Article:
As we examine this brotherhood in scripture and in prophecy we should see the need to accept one another and encourage each other’s spiritual growth, for it brings us closer to finding the higher truths that God has established for mankind. It should also instill in us a respect for the interdependent web of God’s full creation.

I was born a Muslim by nature but I was raised as a Southern Baptist. My mother introduced me to Christianity in Rockingham, North Carolina. This is my answer when people tell me I should go back where I came from.

As a college student I had an innate passion for African American History and Social justice. I was president of the African American Cultural Center and president of the Black Student Association at UConn. All my research and courses I attached to “my people” and to social change. When I researched my history I found that my ancestors had come from the west coast of Africa. This is true for most African Americans. The most interesting finding in my research was that the slaves who came to America came to America as Muslims. This was a great surprise; I had to find why this was kept out of the general African American history books. What were the Secrets in The Quran and in The Religion that were hidden so well? I concluded it was the aspects of freedom, justice and equality that Islam taught. I found that Islam offered me a way to address social justice and to serve God. This is the essence of my faith and I’m sure aspects of my faith resonate with your faith as well.

The question then arises, if what I have said is true, why do we see so much oppression in the world from Muslims. Why do we see shariah laws that are oppressing people around the world and even Muslims? The simplest answer is illiteracy, cultural baggage being promoted over religion and the political agendas of countries being denied there humanity, having these agendas of the suffering forced upon religious leadership.

Illiteracy is as high as 70 percent in some Muslim countries. It is higher in parts of Africa and among Women. Many Muslims are unable to understand the Quran in their own languages. They can recite the Arabic by memory but many are unable to translate the meaning into a language they can understand. Many Muslims are therefore dependent on scholars and sheiks to tell them what the Quran means. So words like jihad that mean internal struggle between good and evil can come to mean “Holy wars against the infidels”. The word jihad is never used in the Quran for war. It is used to deal with internal spiritual conflict. It is used for holy wars by the prophet only during times of self defense, not aggression. A Muslim is told that he can only engage in war when he is being denied the freedom of his religion or in periods of oppression. The same founding principles were hailed by Patrick Henry when he said “Give me liberty or give me death.” These are the same basic elements found in the US Constitution that we as Americans value and for which we have sacrificed.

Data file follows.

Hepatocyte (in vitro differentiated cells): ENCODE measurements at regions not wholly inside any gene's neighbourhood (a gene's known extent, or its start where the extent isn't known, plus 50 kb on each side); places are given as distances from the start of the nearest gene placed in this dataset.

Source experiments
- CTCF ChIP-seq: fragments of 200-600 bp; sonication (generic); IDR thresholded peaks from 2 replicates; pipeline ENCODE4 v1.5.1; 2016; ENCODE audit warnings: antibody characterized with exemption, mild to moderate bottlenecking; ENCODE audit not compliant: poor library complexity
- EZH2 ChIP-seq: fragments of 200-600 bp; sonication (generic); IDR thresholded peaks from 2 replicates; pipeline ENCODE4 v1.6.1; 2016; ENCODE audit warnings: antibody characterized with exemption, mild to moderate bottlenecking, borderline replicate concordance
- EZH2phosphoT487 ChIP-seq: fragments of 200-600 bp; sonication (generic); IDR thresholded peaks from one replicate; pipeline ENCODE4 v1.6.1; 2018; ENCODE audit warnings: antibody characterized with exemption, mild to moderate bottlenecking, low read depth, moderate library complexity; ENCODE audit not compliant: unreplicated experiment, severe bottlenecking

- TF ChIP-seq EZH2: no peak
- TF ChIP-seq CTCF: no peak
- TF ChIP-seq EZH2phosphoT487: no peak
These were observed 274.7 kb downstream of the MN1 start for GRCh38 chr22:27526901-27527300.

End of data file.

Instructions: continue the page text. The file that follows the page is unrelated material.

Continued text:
As Muslims we have a democratic process that was in place 1400 years ago. It is called Shura. It is a process that supports elections and voting, a process that gave women the right to inheritance, council, divorce and a voice in community life. This did not occur in America until the 1940s. The concept of democracy is a deeply entrenched Islamic principle but it is based on limited freedoms. We are free to engage in good and support good but immoral things we are not free to engage in or support. The majority is not always right in Islam, if the final vote is unjust. We see this evident in our congress and in our senate. Look at what the house has voted for in terms of healthcare, and the detainment of US citizens without due process. The majority wins but the outcomes are not just and not Islamic.

Muslims lean on Shariah law for direction. Shariah is what all people of faith lean on for guidance whether they are Muslim, Jewish or Christian. As the issue of shariah is being addressed in this country its implications impact Jews as well as Muslims. This is a common concern that Muslims and Jews could deal with together. Shariah literally means the path to the water hole. When we consider the importance of a well-trodden path to a source of water for man and beast in the dry desert environment, we can appreciate why this term could have become a metaphor for a whole way of life ordained by God. Shariah law, like all laws, is based on interpretation. When good men interpret the law it produces good. When evil men interpret the law it can produce evil. This is true in the American judicial system as well. Muslims need to understand that the application of Shariah law may have different applications in America than other places. Shariah is derived from two primary sources of Islamic law: the precepts set forth in the Quran, and the example set by the prophet Muhammad in the Sunnah. This is similar to the Jews obeying the Torah and the instructions of Moses. To deny Muslims the shariah is to deny the Muslims the Quran and the prophet.